a1 School of Psychology, University of Adelaide, South Australia, Australia
a2 CSIRO Animal, Food and Health Sciences, Preventative Health Flagship, PO Box 10041, Adelaide, South Australia 5000, Australia
Dietary patterns derived from factor analytic procedures have been demonstrated to predict demographic and health outcomes across a wide range of populations. To examine the potential utility of long-term dietary recall, in the present study, we examined associations between dietary patterns from across the lifespan and demographic and later-life cardiovascular-related health variables, using the Lifetime Diet Questionnaire (LDQ). The LDQ is a self-administered, non-quantitative, retrospective FFQ designed to assess dietary intake from childhood to older age. Participants (n 352) from the Older People, Omega-3 and Cognitive Health trial, aged 65–91 years, completed the LDQ. Exploratory factor analysis was conducted on the LDQ and plausible dietary patterns were derived. As a result, three patterns were extracted from each life period, with five distinct patterns overall; these were ‘traditional Australian’ and ‘non-traditional Australian’, ‘high-sugar and high-fat’, ‘vegetable’ and ‘fruit and vegetable’ patterns. In separate adjusted regression models, age, sex, education, income, parental background and childhood physical activity all significantly predicted dietary patterns across the lifespan. A ‘traditional Australian’ pattern in childhood predicted higher HDL-cholesterol levels and lower odds of cholesterol medication use; lower HDL-cholesterol levels were predicted by the adult ‘processed, high-sugar and high-fat’ pattern, and higher intake of a ‘non-traditional Australian’ pattern in adulthood also predicted lower odds of using cardiac medications. Lifetime dietary recall, as instantiated by the LDQ, provides a hitherto untapped source of long-term dietary information in older adults that may contribute to greater understanding of the impact exerted by early-life and cumulative dietary choices on later-life health.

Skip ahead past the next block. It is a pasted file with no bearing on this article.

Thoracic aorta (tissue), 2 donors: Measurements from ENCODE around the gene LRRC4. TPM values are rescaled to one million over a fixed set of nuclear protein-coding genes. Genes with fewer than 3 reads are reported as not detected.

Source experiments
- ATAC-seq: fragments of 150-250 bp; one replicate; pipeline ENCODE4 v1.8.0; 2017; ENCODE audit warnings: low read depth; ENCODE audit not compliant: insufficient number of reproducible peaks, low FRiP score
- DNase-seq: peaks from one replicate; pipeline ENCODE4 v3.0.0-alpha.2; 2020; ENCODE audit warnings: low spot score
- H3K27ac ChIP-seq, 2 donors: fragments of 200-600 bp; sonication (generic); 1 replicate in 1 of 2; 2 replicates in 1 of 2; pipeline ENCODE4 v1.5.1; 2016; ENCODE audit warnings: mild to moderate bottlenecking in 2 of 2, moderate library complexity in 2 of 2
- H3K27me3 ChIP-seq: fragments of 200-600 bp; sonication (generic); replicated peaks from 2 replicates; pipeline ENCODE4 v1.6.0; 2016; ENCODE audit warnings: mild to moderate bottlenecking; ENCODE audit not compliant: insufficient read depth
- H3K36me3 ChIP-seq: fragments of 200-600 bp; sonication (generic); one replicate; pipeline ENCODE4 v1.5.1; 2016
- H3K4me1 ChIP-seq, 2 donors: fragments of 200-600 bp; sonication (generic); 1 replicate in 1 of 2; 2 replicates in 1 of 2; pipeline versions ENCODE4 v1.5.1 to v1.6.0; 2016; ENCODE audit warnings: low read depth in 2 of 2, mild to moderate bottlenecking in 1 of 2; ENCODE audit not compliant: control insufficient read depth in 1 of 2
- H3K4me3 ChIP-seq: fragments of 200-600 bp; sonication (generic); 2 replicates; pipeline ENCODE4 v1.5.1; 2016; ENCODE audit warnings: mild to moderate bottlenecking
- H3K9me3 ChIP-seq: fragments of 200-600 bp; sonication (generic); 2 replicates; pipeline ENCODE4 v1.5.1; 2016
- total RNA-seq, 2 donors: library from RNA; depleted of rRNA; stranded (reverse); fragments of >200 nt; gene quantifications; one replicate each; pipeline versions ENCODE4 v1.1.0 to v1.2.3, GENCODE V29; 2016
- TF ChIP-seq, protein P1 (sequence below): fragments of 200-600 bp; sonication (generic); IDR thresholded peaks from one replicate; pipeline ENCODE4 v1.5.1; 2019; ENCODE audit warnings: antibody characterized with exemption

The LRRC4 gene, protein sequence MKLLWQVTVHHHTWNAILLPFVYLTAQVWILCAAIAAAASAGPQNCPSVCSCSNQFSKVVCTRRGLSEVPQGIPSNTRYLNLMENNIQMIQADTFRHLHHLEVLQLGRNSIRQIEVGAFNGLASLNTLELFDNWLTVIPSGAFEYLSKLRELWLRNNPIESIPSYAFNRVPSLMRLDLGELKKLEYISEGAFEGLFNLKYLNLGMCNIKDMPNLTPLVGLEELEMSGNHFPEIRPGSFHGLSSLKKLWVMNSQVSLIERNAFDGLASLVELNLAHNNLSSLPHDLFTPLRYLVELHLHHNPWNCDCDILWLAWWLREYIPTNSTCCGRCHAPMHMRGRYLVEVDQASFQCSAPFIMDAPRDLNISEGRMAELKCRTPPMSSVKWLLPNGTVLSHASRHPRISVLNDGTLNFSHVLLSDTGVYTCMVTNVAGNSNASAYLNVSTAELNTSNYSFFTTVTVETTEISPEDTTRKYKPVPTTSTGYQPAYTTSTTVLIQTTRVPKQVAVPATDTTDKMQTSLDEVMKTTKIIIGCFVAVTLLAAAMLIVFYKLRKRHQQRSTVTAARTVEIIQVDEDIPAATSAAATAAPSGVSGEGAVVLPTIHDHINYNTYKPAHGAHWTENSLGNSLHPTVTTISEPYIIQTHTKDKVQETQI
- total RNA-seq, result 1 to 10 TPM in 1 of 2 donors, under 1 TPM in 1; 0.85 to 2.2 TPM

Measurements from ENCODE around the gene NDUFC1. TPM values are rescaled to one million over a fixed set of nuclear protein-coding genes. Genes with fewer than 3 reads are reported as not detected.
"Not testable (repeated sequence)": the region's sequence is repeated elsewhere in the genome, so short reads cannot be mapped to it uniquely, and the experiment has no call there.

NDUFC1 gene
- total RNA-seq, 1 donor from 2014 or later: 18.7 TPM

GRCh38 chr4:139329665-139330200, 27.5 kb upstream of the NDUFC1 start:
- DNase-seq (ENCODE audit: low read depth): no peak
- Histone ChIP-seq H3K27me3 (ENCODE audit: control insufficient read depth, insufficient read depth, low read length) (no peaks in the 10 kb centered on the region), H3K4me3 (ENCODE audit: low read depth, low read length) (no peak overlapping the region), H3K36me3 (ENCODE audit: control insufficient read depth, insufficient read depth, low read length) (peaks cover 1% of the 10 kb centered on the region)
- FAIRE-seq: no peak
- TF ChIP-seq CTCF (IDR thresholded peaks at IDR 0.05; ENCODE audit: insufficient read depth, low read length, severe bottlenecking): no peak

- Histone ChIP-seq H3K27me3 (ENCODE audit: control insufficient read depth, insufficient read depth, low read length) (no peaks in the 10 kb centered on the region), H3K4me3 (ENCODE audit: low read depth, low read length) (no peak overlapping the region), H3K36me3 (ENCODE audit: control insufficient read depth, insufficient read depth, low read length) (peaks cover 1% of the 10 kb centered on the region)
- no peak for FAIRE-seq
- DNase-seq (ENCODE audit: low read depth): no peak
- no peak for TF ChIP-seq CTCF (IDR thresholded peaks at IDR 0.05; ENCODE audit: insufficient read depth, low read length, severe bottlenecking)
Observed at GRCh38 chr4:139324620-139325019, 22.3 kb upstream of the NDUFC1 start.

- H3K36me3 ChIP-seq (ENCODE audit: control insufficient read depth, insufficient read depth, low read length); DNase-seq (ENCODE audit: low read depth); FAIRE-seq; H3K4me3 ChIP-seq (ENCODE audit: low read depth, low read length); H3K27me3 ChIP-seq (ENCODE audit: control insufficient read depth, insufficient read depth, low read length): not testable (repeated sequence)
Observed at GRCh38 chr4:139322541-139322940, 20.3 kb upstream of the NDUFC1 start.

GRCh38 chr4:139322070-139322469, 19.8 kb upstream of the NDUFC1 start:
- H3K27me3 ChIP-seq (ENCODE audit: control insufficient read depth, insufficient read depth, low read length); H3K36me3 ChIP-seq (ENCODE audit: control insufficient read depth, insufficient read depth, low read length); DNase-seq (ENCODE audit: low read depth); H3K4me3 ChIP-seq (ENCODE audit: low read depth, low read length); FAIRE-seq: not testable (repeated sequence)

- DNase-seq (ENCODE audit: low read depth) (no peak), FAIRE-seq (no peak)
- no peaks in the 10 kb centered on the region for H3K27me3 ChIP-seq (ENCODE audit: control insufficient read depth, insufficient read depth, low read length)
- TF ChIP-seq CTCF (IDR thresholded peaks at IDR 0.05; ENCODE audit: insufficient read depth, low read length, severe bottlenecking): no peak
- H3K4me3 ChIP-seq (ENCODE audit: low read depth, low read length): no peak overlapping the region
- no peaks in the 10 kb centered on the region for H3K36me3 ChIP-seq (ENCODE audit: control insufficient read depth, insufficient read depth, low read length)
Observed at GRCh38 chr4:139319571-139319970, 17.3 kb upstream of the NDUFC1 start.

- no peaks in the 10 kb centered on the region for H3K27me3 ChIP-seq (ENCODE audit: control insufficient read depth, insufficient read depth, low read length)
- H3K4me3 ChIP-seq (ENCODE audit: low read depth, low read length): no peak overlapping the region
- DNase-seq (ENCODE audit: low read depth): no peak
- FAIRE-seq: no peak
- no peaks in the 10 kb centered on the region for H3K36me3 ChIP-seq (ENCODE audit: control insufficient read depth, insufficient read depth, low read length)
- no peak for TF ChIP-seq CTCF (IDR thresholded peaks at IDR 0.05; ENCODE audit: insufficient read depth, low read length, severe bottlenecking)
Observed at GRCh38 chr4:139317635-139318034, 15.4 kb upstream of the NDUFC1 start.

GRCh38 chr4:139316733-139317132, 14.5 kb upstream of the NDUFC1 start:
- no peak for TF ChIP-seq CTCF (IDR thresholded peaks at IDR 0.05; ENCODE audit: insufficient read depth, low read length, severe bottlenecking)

(Received May 25 2012)
(Revised April 04 2013)
(Accepted April 08 2013)
(Online publication June 03 2013)
Abbreviations: CCFFQ, Cancer Council FFQ; CSIRO, Commonwealth Scientific and Industrial Research Organisation; EFA, exploratory factor analysis; EPOCH, Older People, Omega-3 and Cognitive Health; LDQ, Lifetime Diet Questionnaire